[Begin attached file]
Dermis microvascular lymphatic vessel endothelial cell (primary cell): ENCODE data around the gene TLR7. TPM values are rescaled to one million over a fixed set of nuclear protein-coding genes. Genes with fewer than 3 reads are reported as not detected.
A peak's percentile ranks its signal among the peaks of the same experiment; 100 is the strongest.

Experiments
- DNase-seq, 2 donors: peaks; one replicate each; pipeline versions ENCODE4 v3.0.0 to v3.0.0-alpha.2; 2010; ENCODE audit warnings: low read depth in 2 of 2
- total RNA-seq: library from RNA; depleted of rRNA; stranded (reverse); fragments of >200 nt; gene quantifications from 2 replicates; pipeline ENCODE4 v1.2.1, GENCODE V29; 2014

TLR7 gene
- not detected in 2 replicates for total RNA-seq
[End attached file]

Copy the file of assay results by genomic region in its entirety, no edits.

Dermis microvascular lymphatic vessel endothelial cell (primary cell): ENCODE data around the gene TLR7. TPM values are rescaled to one million over a fixed set of nuclear protein-coding genes. Genes with fewer than 3 reads are reported as not detected.
A peak's percentile ranks its signal among the peaks of the same experiment; 100 is the strongest.

Experiments
- DNase-seq, 2 donors: peaks; one replicate each; pipeline versions ENCODE4 v3.0.0 to v3.0.0-alpha.2; 2010; ENCODE audit warnings: low read depth in 2 of 2
- total RNA-seq: library from RNA; depleted of rRNA; stranded (reverse); fragments of >200 nt; gene quantifications from 2 replicates; pipeline ENCODE4 v1.2.1, GENCODE V29; 2014

TLR7 gene
- not detected in 2 replicates for total RNA-seq